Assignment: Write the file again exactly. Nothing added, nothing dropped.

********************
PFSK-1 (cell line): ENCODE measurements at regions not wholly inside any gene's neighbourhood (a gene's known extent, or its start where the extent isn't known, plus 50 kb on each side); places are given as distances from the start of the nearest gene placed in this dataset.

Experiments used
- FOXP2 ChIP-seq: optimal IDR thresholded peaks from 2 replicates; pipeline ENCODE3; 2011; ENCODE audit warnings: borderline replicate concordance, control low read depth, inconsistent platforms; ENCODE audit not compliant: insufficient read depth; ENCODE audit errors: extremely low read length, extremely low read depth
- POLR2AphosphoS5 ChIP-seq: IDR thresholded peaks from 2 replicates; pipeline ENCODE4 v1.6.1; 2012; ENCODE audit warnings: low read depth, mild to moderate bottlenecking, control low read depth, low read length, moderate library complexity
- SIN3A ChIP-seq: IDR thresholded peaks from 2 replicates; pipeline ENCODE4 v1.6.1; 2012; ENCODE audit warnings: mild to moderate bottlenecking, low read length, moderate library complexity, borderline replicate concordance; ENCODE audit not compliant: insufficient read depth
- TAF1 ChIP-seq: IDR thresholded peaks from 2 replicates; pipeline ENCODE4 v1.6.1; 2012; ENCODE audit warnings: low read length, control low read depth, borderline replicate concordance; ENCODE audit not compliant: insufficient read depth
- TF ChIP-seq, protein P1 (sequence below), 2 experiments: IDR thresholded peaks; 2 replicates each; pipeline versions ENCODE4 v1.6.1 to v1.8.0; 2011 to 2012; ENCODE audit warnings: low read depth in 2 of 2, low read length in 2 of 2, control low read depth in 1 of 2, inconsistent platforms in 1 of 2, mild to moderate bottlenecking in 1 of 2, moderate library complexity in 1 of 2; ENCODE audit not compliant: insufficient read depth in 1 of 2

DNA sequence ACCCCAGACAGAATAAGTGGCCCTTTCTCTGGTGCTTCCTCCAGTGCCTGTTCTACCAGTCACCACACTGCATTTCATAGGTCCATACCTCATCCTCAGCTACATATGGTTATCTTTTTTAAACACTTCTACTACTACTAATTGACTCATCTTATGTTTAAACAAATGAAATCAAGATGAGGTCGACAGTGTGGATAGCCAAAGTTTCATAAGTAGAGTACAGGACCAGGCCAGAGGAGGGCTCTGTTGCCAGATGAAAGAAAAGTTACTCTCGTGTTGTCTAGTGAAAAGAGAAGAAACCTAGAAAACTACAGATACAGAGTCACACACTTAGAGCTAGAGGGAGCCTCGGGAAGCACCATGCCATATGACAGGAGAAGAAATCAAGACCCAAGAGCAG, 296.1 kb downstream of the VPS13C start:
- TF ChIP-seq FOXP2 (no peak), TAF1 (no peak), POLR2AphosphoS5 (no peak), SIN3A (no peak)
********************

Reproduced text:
PFSK-1 (cell line): ENCODE measurements at regions not wholly inside any gene's neighbourhood (a gene's known extent, or its start where the extent isn't known, plus 50 kb on each side); places are given as distances from the start of the nearest gene placed in this dataset.

Experiments used
- FOXP2 ChIP-seq: optimal IDR thresholded peaks from 2 replicates; pipeline ENCODE3; 2011; ENCODE audit warnings: borderline replicate concordance, control low read depth, inconsistent platforms; ENCODE audit not compliant: insufficient read depth; ENCODE audit errors: extremely low read length, extremely low read depth
- POLR2AphosphoS5 ChIP-seq: IDR thresholded peaks from 2 replicates; pipeline ENCODE4 v1.6.1; 2012; ENCODE audit warnings: low read depth, mild to moderate bottlenecking, control low read depth, low read length, moderate library complexity
- SIN3A ChIP-seq: IDR thresholded peaks from 2 replicates; pipeline ENCODE4 v1.6.1; 2012; ENCODE audit warnings: mild to moderate bottlenecking, low read length, moderate library complexity, borderline replicate concordance; ENCODE audit not compliant: insufficient read depth
- TAF1 ChIP-seq: IDR thresholded peaks from 2 replicates; pipeline ENCODE4 v1.6.1; 2012; ENCODE audit warnings: low read length, control low read depth, borderline replicate concordance; ENCODE audit not compliant: insufficient read depth
- TF ChIP-seq, protein P1 (sequence below), 2 experiments: IDR thresholded peaks; 2 replicates each; pipeline versions ENCODE4 v1.6.1 to v1.8.0; 2011 to 2012; ENCODE audit warnings: low read depth in 2 of 2, low read length in 2 of 2, control low read depth in 1 of 2, inconsistent platforms in 1 of 2, mild to moderate bottlenecking in 1 of 2, moderate library complexity in 1 of 2; ENCODE audit not compliant: insufficient read depth in 1 of 2

DNA sequence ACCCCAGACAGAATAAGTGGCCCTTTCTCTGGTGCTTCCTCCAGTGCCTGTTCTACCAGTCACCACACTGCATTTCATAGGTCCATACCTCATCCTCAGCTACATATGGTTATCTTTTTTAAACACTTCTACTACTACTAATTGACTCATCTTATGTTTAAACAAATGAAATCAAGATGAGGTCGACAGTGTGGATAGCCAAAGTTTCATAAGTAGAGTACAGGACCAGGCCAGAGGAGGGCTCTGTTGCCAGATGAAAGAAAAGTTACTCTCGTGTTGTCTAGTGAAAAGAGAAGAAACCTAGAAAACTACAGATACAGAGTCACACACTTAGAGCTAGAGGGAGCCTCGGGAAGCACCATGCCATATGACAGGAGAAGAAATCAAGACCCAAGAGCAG, 296.1 kb downstream of the VPS13C start:
- TF ChIP-seq FOXP2 (no peak), TAF1 (no peak), POLR2AphosphoS5 (no peak), SIN3A (no peak)